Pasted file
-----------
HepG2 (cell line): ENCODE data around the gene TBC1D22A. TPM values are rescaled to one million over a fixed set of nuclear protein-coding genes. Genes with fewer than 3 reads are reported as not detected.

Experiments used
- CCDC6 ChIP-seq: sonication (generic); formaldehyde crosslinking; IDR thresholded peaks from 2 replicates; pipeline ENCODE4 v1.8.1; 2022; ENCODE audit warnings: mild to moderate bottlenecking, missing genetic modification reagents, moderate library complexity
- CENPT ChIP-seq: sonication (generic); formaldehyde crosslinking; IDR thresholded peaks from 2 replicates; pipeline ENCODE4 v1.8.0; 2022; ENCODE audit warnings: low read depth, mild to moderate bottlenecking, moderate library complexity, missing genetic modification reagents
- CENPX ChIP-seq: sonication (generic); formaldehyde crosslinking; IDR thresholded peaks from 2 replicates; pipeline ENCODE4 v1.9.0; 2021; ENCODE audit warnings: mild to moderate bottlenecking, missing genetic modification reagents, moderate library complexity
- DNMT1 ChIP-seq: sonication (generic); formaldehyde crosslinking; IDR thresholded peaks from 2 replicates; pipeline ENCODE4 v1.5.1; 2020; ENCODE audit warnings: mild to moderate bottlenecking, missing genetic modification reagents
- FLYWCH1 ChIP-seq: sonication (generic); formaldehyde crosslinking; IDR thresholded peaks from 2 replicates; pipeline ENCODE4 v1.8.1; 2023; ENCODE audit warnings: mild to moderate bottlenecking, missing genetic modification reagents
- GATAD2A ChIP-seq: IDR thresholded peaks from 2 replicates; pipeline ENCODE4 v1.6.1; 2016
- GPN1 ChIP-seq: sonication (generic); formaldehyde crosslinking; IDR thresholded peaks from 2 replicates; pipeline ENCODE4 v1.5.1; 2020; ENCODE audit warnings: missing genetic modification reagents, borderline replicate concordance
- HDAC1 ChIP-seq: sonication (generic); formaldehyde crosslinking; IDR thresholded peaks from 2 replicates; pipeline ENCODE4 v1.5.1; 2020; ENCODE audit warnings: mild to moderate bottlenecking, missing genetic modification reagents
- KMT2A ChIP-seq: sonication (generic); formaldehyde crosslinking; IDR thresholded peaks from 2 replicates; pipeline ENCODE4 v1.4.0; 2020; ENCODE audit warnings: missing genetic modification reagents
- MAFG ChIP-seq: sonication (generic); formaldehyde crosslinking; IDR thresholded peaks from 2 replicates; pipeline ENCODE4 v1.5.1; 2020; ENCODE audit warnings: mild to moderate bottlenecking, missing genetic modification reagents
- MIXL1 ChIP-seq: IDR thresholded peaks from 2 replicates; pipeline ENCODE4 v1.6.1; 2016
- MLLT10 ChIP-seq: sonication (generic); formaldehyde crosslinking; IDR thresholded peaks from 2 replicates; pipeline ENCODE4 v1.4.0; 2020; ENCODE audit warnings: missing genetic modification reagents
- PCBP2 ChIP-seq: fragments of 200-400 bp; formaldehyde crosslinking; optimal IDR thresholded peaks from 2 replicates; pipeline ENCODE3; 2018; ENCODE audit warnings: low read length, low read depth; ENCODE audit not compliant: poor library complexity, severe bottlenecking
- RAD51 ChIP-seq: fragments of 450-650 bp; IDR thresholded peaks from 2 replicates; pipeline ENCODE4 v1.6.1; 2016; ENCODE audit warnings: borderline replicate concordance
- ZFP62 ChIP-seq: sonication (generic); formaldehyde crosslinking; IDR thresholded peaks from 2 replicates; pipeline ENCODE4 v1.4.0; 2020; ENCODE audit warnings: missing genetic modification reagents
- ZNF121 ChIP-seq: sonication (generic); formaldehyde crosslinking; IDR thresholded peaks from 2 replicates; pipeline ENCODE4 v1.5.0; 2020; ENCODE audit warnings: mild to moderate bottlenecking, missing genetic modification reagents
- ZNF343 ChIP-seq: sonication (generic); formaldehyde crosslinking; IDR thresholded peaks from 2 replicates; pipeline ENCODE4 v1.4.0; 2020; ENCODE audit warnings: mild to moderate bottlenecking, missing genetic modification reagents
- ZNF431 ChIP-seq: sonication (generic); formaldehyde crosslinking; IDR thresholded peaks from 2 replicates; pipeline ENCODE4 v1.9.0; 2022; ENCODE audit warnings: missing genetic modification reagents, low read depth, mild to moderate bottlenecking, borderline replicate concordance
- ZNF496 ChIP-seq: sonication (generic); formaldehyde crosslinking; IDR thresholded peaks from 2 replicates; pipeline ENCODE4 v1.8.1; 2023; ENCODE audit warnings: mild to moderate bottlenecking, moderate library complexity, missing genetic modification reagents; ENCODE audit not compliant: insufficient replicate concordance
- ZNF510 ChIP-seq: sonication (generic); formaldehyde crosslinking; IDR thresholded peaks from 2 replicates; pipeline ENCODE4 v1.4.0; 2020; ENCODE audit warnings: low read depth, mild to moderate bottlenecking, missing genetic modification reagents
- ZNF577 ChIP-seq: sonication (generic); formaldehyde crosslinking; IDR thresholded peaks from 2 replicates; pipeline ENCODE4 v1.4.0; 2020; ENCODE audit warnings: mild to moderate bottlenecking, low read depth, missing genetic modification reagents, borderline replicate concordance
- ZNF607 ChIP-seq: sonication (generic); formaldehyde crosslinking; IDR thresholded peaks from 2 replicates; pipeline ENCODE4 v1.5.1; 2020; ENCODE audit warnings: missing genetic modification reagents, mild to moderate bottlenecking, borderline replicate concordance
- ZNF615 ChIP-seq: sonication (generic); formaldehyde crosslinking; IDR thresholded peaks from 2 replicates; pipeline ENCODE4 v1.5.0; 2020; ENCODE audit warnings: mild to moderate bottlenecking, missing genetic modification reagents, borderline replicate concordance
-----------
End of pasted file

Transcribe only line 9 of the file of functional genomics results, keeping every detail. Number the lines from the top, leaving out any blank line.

- GPN1 ChIP-seq: sonication (generic); formaldehyde crosslinking; IDR thresholded peaks from 2 replicates; pipeline ENCODE4 v1.5.1; 2020; ENCODE audit warnings: missing genetic modification reagents, borderline replicate concordance